Ah, kids!


Anonymous said...

Nuclear wessels!

david_b said...

As I mentioned in part to Sean yesterday.., I have a soft fondness for 'Cold War' stuff. Loved Strangelove, the Soviet space program, all that stuff.., and have met Soviet Artillerymen while stationed in Europe protecting the Fulda Gap region in the '80s.

Loved the Marvel tension and intrique surrounding the Reds, like in Avengers issue 18. I do believe we're slightly remiss here in not mentioning DC's Starfire. Not the ballooned-Titans member, but Kovar the Soviet superhero that tangled with the Titans twice, once in the Cardy days (again, Titans ish 18), then later in the more-classic NTT tale again in issue 18 (whaaaaat a coincidence..????).

david_b said...

And, as a sidenote, being in the armed forces for nearly 29yrs, whenever I go out to the ranges to fire my pistol, I STILL quietly lament (for good luck..).

'Kill a Commie for Mommy...'

Funny/sad perhaps, but oh so true..!!

Anonymous said...

Everything is indeed better with apes as Doug says, but a bit of nutty anti-communist paranoia is a plus too - the first time I encountered the Red Ghost was in a British reprint where he was renamed the Ape Master (the earlier UK Marvels tended to avoid any mention of communism). Great stuff, but I liked the character even more when I finally encountered the real thing.

Hard to explain exactly why... something to do with the inherent lunacy of red scare paranoia, perhaps? I enjoyed Steve Gerber's take on the Red Guardian in the Defenders, but his approach was too reasonable for maximum cold warrior crazy appeal.

Btw, that's the Yellow Claw above, right? Was he actually a red? I recall him as a fairly standard blend of megalomaniac supervillain and yellow peril stereotype. But maybe I missed something.


KevinFermoyle said...

Seems to me the battle against the Commies that was so prevalent in the early Marvel books was one of Stan's attempts to differentiate Marvel from DC. The Red menace was a connection to real world current events and was a big change up from the DC heroes confrontations with bank robbers and jewel thieves.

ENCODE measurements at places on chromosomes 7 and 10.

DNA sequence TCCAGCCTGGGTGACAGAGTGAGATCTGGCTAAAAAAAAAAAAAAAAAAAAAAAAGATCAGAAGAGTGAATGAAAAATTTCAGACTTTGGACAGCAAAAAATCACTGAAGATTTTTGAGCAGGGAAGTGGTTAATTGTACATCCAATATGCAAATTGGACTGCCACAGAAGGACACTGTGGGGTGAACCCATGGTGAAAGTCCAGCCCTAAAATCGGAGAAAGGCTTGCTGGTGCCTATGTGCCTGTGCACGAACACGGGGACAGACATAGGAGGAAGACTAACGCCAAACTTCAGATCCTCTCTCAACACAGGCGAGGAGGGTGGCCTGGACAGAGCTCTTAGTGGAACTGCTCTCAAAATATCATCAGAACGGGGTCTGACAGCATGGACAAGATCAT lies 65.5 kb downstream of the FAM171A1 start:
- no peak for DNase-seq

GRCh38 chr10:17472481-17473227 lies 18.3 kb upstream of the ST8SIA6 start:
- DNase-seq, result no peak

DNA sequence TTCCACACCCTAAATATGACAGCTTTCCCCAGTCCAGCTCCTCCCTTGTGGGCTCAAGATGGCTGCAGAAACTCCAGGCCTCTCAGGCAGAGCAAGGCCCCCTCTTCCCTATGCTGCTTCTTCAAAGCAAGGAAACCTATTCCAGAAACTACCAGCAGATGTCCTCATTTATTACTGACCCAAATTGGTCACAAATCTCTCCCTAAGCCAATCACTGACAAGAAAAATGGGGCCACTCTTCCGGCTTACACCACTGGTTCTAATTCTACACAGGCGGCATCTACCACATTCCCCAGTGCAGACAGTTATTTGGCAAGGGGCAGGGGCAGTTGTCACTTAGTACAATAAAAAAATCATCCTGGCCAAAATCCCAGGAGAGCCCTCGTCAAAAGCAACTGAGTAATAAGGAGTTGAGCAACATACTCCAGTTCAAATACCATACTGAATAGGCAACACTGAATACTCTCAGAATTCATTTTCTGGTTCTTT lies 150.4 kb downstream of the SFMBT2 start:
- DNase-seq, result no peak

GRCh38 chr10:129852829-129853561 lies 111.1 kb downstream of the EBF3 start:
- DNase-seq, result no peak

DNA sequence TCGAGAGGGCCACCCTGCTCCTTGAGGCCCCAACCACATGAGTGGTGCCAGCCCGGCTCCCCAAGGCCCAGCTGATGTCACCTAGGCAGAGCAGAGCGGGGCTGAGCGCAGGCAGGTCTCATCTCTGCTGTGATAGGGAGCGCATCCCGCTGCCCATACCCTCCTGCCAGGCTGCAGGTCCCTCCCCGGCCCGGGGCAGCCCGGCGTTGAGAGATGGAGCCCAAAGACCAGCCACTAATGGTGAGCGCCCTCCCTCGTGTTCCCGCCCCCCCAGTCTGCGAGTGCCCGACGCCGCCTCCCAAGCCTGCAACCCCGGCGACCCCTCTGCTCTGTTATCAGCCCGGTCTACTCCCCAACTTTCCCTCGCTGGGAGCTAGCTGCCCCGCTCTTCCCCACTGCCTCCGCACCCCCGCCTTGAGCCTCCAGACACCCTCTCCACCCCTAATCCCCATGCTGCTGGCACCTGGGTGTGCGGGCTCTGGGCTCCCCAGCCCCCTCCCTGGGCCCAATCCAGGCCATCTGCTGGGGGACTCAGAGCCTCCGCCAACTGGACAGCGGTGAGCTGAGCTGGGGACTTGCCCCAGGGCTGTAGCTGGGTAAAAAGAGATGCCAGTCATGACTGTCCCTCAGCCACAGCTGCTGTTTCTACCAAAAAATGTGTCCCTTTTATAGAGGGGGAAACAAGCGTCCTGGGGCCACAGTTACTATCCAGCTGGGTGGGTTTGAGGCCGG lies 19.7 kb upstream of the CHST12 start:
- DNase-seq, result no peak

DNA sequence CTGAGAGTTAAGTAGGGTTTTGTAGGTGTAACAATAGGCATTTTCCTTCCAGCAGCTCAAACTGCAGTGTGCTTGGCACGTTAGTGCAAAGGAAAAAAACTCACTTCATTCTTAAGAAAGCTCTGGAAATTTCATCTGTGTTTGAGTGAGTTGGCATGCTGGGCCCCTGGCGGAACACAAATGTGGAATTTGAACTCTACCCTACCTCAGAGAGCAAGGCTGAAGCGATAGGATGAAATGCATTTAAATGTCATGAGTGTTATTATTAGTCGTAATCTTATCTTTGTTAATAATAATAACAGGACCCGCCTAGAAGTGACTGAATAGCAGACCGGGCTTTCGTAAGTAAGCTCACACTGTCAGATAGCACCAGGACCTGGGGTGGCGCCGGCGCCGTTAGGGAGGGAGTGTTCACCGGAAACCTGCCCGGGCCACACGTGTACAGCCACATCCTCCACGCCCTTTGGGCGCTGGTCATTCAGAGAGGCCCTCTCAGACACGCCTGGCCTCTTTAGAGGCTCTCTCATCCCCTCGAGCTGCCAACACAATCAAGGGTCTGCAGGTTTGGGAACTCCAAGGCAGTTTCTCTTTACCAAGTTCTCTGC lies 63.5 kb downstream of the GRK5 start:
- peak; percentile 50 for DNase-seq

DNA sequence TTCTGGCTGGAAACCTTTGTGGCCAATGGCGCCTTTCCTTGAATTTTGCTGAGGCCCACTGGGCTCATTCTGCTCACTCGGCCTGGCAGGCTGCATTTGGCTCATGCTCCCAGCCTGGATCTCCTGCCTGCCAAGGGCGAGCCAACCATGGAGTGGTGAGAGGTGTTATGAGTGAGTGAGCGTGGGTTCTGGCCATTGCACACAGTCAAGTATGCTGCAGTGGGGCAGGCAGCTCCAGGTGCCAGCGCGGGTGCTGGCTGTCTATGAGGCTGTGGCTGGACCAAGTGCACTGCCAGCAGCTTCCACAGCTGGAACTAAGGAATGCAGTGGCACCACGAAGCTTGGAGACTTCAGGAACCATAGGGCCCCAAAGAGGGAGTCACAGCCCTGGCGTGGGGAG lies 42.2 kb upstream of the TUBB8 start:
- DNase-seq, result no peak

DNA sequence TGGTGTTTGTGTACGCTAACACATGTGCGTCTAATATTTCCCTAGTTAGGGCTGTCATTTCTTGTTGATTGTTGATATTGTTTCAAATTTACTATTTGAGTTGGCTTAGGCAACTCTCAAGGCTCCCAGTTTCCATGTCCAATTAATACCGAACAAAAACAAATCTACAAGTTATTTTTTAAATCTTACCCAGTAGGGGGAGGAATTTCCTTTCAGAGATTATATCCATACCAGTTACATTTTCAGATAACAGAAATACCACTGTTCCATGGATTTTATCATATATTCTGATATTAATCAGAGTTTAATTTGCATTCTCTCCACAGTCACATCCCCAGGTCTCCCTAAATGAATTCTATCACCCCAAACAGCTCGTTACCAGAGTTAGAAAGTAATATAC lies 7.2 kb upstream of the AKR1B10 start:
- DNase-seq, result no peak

Doug said...

Sean --

That is indeed the Yellow Claw. Here's the current Marvel take on the character. And here's a more historical approach to the character, which does discuss some Communist activities. But you're right -- he's not totally a "Red Menace" as are the other baddies pictured.


Anonymous said...

Thanks Doug - to be honest, I couldn't really remember anything about the Yellow Claw other than that Steranko SHIELD stuff.

david_b - Check out the Freedom Collective comic if you haven't seen it. Its a pastiche of the early 60s Avengers - communisms mightiest heroes (what if Stan Lee and Jack Kirby had been Soviets?) Theres a short review that will give you the general flavour at


Doug said...

Sean, I think I remember him most from his appearances in the last few issues of Nova.


david_b said...

Yellow Claw is probably rated as one of the most unused, or underutilized great Silver Age villains.. And when he was used.., it wasn't thought out well at all, comparative to some heavy-hitters like Doom or the Red Skull.

My first view of Claw was in CA&F (ish 164-167) which was good, then I read the Steranko stuff many years later (better but a lousy ending..), then the 2-part appearance in Avengers, where it just seemed phoned-in.

Edo Bosnar said...

Actually, Doug, Yellow Claw appeared a little after midway in Nova - the baddies in the last few issues were Sphinx and Dr. Sun.

Sean, I've been wanting to read Freedom Collective since I first heard about it a few years ago, but man, is it ever hard to find unless you're willing to throw down some serious coin.

Anonymous said...

Doug - Didn't read much of Nova; that would be, what, mid to late 70s? I'd always thought that Marvel stopped using the Yellow Claw by then, due to concerns about the inherent racism of the "yellow peril" notion.

Now I think about it, they were using Fu Manchu regularly throughout the decade, so.... I am surprised they have a current take on the character, though.

Of course, that could be a more thoughtful take, but I fear that may be wishful thinking....


Anonymous said...

Edo - Definitely worth reading, but might possibly be a bit disappointing if you have to pay over the odds... Surprised to hear its hard to find, but that's easy to say having just seen their table at the Leeds con a few weeks ago (where they were selling rather stylish red hammer and sickle promo t-shirts)


Anonymous said...

There was also the Sons of the Serpent, a KKK-type racist hate group that first appeared in Avengers #32-33. They turned out to be agents provocateurs for an unnamed Asian (and obviously Communist) country led by a General Chen.